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Orphan Sloth
Credit: Phil Whitehouse (Phillie Casablanca on flickr) / Licensed under Creative Commons Attribution 2.0 Generic

Three-toed-sloth (Bradypus variegatus), Lake Gatun, Republic of PanamaTauchgurke (Wikipedia) / Public DomainIn a January 15th, 2014 published research study led by Dr. Sarah Higginbotham at the Smithsonian Tropical Research Institute, hair from the brown-throated three-toed sloth (Bradypus variegatus) in Panama was found to harbour a vast number of bioactive strains of fungi. 

Fungi is revered as an important source of medicines against certain bacteria, cancer, and parasites. Penicillin, discovered in 1928, was derived from Penecillium fungi.

Why sloths?

Three-toed (aka three-fingered) sloths have two types of hair: short, fine hair and coarse outer hairs. The outer coarse hairs harbour green algae (which might help to camouflage sloths in the wild) and in 2010 Suutari et al. found a relationship between the alga Trichophilus welckeri and exopolymeric substances which might encourage the growth of beneficial bacteria.

Notable Findings

Incredibly, Dr. Higginbotham et al. collected 84 species of fungi from sloth fur. They were able to culture 74 of those fungi and carry out in vitro tests against some of the most challenging human diseases.

Below is an overview of their most notable findings:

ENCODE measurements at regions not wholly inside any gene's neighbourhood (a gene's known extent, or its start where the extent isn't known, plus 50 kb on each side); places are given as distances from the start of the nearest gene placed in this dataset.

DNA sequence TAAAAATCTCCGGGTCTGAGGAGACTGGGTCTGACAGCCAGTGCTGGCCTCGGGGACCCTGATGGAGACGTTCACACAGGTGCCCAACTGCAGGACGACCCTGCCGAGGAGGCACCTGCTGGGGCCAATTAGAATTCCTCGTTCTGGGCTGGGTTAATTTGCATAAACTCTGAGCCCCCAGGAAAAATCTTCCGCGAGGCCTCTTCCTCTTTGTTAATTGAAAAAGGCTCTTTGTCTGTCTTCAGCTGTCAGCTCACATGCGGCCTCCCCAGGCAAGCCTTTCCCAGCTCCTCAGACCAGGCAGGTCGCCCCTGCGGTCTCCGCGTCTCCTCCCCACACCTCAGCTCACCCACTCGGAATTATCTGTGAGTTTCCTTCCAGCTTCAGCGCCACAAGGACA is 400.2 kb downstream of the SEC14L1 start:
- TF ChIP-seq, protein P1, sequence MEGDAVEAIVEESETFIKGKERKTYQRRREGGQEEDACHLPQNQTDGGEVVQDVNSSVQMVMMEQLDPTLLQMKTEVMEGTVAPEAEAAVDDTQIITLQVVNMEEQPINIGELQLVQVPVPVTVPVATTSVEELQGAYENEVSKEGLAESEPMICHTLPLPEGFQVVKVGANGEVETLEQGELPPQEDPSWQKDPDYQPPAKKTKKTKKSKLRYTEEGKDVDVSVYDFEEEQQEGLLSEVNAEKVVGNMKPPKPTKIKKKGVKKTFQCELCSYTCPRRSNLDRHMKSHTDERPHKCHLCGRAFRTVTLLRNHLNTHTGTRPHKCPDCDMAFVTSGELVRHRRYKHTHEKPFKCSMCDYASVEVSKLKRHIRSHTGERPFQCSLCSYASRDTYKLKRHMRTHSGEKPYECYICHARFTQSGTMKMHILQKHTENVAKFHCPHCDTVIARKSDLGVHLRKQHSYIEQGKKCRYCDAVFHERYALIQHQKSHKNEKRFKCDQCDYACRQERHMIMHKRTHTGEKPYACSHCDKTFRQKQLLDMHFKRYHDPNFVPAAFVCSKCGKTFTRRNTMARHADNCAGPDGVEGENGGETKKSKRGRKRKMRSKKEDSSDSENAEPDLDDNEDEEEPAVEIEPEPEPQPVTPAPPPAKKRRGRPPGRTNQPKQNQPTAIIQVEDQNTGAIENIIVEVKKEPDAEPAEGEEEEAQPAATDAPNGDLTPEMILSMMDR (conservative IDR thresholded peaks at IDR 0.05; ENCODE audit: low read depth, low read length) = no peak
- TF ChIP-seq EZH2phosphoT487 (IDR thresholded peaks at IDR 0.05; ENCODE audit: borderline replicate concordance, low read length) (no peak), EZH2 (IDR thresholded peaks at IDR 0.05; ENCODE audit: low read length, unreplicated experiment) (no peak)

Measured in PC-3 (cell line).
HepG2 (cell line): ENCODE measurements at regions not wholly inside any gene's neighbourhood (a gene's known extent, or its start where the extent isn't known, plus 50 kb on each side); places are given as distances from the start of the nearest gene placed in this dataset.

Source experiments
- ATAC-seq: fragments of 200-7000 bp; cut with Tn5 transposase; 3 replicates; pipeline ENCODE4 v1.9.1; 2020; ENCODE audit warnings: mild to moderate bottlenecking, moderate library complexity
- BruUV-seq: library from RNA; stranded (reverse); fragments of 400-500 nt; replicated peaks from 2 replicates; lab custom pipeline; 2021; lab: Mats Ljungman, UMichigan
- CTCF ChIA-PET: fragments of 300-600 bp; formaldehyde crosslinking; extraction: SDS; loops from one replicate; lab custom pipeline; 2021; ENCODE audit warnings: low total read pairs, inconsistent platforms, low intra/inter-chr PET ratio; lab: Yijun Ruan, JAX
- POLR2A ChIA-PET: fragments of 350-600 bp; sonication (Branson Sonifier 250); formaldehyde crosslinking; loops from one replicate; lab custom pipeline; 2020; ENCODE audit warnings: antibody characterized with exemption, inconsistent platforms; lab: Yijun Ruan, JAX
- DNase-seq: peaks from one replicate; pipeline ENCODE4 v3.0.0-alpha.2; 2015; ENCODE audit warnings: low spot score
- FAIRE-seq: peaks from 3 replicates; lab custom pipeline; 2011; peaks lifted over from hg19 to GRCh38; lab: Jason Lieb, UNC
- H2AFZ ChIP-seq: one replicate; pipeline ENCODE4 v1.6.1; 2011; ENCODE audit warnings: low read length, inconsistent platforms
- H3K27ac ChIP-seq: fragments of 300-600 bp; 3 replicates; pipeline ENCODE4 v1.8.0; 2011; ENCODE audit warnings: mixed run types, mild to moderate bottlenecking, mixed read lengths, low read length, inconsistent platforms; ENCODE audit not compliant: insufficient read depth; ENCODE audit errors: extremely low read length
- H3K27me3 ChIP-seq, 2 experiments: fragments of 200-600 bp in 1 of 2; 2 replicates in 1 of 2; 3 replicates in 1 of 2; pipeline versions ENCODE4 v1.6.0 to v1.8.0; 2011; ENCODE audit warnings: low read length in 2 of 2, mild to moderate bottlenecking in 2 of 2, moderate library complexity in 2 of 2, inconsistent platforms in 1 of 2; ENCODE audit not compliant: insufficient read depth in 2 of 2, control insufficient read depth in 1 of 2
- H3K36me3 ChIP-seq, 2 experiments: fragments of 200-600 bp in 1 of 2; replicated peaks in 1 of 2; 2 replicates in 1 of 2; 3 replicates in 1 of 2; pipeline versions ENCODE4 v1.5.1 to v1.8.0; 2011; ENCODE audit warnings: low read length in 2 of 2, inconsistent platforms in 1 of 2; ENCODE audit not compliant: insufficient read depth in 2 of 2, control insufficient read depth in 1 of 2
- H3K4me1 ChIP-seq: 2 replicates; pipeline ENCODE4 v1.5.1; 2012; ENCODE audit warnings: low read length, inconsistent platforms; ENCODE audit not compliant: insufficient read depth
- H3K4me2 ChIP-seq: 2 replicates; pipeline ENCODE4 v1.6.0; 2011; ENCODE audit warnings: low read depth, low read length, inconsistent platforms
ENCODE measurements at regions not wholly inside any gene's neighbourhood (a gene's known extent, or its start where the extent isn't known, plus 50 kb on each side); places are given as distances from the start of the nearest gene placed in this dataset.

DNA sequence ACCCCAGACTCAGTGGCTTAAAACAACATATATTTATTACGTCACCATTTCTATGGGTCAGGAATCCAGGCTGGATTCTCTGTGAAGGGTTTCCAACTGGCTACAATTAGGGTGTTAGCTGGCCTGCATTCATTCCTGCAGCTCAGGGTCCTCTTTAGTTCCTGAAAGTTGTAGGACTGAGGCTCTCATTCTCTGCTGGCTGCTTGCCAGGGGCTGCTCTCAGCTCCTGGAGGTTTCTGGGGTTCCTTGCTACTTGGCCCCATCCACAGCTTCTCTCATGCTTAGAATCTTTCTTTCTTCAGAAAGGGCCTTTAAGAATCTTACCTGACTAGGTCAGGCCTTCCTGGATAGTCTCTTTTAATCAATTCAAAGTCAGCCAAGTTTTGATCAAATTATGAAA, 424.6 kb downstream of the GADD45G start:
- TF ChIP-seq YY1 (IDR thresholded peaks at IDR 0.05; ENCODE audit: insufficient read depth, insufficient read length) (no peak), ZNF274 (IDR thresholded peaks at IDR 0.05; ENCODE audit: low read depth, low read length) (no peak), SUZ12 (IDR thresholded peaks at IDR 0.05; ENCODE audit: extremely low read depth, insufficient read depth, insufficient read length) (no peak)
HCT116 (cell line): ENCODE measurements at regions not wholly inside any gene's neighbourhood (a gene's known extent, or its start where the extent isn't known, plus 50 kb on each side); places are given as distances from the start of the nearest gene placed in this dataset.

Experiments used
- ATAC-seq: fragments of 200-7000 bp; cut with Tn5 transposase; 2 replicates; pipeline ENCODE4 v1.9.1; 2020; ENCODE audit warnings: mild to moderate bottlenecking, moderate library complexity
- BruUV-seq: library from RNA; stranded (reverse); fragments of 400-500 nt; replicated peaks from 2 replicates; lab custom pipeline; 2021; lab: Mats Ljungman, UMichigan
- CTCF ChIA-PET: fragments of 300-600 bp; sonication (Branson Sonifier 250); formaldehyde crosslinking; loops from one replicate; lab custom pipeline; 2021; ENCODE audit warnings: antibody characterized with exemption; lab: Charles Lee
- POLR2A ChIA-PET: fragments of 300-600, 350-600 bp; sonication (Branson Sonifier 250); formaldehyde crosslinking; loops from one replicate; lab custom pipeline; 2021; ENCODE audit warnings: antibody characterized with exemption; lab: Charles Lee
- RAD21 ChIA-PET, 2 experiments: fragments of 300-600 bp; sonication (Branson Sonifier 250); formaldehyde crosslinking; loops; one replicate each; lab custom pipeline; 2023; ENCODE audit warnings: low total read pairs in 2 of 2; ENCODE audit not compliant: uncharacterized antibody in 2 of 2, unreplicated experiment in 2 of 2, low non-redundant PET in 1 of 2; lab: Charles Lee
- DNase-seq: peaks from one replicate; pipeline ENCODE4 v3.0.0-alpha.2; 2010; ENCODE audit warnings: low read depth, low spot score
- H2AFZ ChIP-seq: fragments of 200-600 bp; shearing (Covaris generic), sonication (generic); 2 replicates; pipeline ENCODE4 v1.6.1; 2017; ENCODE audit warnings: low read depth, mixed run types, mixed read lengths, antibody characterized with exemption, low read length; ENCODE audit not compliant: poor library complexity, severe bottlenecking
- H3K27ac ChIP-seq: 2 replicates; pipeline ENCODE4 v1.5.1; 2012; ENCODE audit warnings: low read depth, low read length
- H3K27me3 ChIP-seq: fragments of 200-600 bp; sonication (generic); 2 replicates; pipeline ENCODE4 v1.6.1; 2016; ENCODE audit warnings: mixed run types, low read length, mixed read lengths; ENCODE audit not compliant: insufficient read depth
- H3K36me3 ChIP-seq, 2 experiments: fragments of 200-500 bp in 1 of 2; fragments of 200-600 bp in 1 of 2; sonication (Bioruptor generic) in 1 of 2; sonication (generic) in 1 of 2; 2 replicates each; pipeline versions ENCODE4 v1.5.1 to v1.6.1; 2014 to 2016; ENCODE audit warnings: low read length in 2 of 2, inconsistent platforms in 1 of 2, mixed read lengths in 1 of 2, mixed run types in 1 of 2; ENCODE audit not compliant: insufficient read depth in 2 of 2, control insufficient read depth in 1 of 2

• 3 types of fungi were active against the breast cancer strain MCF-7 (the longest surviving and most commonly researched breast cancer strain). In 2013, breast cancer death rates were predicted to be 39,620 for US women.
  • Impact of Malaria WorldwideCDC (Centers for Disease Control and Prevention)2 types of fungi were effective against the malaria parasite Plasmodium falciparum (one of four parasite species that cause malaria in humans). Plasmodium falciparum is the most deadly. In 2012, an estimated 627,000 people died from malaria.
  • 1 single species of fungi was active against methicillin-resistant Staphylococcus aureus (MRSA). This is important because MRSA (aka a "superbug") has become a challenging antibiotic-resistant infection. The most recent tally of deaths caused by MRSA was 18,650 associated deaths per year. 
  • 8 types of fungi appeared to fight the Trypoanosoma cruzi parasite which is transmitted by insects and causes Chagas disease (aka American trypanosomiasis). An estimated 10 million people live with Chagas disease.

BioMAP

In 2012, Weng Ruh Wong, postdoctoral researcher at UCSC, CEO & Co-founder of Alami Therapeutics, headed the BioMAP screening project

Since antibiotic resistance has been an increasing problem, scientists and public health officials have been searching for new antibiotics with different modes of action.

BioMAP streamlines the discovery of new antibiotics derived from natural sources by eliminating the time spent rediscovering known structures. Assistant professor of chemistry and biochemistry at UC Santa Cruz, Roger Linington states,

"The first step was to profile a lot of known drugs and see if BioMAP profiles were diagnostic for specific structural classes. The second step was to profile a library of unknowns from our natural product collection, eliminate all extracts with profiles that matched known classes of antibiotics, and focus on those that look unique."

The BioMAP results of sloth hair:

  • 50 fungal extracts from sloth hair were tested for antibiotic activity 
  • 20 types of fungi were active against (at least) one bacterial strain